Are you trying to hang onto the idea of work-life balance, despite the down economy? If so, how?
When GenY first began to graduate into the workforce several years ago, stirring up commentary about the differences between generations of workers, one fact about this new cohort was repeated again and again: teens and 20-somethings were crazy for work-life balance.
Reports that this was a work-to-live generation rather than the other way around came thick and fast on both sides of the Atlantic. USA Today declared way back in 2005 that
unlike boomers who tend to put a high priority on career, today’s youngest workers are more interested in making their jobs accommodate their family and personal lives. They want jobs with flexibility, telecommuting options and the ability to go part time or leave the workforce temporarily when children are in the picture.
British newspaper The Guardian agreed in 2008, claiming that young people in the UK, “have watched with horror as their parents worked punishing hours in their scramble for money and status. Now… they have different priorities. They care less about salaries, and more about flexible working, time to travel and a better work-life balance.”
And even in 2009, a survey of 60,000 undergraduates claimed they weren’t letting a raging recession stand in the way of their dreams of a more balanced lifestyle. At that time, according to Tracy Lynn Drye of Universum USA, which carried out the research, GenY continued to value work-life balance above all else when listing top characteristics of an ideal entry-level employer, above even salary and meaningful work.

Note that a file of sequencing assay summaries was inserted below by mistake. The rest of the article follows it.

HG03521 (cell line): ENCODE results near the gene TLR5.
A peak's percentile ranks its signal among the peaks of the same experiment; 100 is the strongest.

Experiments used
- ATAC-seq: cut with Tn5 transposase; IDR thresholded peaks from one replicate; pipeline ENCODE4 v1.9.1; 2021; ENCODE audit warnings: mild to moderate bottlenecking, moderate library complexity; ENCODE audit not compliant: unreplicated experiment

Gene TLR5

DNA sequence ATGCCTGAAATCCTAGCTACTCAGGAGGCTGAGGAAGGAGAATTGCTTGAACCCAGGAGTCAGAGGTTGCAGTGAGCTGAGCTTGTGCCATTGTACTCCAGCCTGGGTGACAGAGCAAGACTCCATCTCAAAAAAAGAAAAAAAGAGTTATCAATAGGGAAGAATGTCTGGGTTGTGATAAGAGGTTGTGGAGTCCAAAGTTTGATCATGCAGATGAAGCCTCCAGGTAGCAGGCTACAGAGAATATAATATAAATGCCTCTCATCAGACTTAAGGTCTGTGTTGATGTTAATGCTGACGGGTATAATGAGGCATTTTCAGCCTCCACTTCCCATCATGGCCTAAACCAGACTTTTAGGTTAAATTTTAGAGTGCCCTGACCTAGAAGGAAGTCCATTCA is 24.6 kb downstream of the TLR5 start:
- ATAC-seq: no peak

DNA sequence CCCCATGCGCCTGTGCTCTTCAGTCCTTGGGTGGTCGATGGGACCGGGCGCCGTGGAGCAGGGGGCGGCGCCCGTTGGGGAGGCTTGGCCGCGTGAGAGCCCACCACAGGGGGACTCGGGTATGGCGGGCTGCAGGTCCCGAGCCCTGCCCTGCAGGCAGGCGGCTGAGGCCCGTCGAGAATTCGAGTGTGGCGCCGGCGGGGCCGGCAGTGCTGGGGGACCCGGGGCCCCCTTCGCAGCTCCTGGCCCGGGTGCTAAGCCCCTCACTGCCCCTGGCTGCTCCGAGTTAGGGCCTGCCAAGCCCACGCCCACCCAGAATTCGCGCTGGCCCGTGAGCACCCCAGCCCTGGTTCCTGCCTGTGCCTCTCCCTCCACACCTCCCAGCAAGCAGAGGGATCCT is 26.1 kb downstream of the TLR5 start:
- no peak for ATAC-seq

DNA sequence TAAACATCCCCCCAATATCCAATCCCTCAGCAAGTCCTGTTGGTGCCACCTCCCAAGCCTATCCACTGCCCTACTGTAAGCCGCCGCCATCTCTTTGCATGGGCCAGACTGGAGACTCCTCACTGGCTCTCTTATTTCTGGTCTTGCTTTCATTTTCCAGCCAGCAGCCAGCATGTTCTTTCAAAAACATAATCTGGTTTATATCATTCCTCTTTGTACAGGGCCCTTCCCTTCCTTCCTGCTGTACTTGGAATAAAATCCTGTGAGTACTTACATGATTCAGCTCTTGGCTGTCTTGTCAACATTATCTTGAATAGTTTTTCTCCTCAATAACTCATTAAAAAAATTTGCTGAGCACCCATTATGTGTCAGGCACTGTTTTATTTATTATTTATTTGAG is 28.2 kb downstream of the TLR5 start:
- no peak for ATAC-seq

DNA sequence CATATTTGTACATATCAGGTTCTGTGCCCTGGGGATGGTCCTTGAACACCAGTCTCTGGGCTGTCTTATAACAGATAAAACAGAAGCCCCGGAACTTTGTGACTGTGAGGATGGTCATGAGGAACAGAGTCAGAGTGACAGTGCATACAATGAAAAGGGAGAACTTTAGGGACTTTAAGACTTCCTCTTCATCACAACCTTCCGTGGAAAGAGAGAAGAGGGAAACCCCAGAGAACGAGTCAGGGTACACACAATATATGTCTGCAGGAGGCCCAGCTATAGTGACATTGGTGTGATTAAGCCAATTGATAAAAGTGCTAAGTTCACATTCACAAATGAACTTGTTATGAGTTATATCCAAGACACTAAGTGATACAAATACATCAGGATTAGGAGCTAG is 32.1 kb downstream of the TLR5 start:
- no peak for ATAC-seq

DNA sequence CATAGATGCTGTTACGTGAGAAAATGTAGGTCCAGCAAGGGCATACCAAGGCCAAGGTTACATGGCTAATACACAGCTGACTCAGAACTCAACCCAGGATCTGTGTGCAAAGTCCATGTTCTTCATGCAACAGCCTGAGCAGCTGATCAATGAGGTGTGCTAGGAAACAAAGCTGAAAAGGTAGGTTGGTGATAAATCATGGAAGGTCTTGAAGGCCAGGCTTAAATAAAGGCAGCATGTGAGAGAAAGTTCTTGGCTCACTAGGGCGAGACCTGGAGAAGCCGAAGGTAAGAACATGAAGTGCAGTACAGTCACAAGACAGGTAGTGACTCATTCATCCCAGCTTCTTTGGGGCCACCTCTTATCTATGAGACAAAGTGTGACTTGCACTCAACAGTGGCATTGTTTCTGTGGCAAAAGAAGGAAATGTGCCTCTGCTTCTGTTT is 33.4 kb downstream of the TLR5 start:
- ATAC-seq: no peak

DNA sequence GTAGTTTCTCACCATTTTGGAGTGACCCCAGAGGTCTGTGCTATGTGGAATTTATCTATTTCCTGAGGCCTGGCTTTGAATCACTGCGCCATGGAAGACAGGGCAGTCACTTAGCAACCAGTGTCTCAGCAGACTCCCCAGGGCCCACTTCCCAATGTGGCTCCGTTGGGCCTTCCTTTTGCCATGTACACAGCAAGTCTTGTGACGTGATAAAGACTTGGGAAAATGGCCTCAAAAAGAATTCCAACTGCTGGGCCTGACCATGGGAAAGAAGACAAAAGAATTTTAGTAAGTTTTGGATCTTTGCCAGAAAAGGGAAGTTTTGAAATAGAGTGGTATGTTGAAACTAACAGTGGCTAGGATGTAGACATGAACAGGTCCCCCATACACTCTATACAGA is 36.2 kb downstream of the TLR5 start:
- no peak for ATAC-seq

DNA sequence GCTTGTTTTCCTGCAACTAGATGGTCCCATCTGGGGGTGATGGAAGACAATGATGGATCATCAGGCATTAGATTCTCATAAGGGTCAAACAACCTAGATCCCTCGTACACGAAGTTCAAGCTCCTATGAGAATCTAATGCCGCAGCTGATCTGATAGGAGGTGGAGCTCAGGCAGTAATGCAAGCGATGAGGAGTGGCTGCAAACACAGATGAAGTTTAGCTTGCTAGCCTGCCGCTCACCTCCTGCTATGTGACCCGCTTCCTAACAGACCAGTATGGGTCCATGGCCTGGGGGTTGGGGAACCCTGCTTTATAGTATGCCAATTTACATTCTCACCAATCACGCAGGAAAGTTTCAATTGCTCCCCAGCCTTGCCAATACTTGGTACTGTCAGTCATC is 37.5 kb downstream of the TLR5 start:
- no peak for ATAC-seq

Now that the economic gloom has persisted for several years and some frustrated members of the classes of ’09 and ’10 watch more recent grads get jobs while they remain unemployed, are young people finally being forced to change their tune when it comes to work-life balance?
Recent numbers from British consultancy JBA suggest yes. “Younger staff expressed 15-20 percent less desire than their older colleagues to choose their time and place to work. In fact, they actively seek out every opportunity to be in the office in the closest proximity to their boss,” concludes the company’s new report. Another new UK study from O2 charts the rise of “presenteeism” among workers of all generations who feel they have to demonstrate long hours in the office to secure their jobs during tough times.
GenY is no doubt afflicted as well.
In one way, it’s perfectly natural that the most unemployed generation would lower its expectations in the face of the worst economic picture in decades. But once you’ve spent years dreaming of something better, can you really go back to being jailed in an office from nine to five without generating plenty of productivity killing resentment?
So what’s to be done? It’s a question with no simple or singular answer. For some workers, perhaps the solution is designing their lives to be less expensive and allow more freedom from the constant need to earn. No New York City for these types, (hello, Detroit) but choosing to spend less to work less might be the answer for folks with certain types of ambitions.
Others are blowing up traditional career paths and aiming to forge either their own gig-based, piecemeal career or start their own business. GenY is, after all, hugely interested in entrepreneurialism. This way, you may be always working, but at least you’re always working for yourself and have the flexibility to slip in some actual living during every down moment.
So what’s your solution: Are you trying to hang onto the idea of work-life balance despite the economy? If so, how?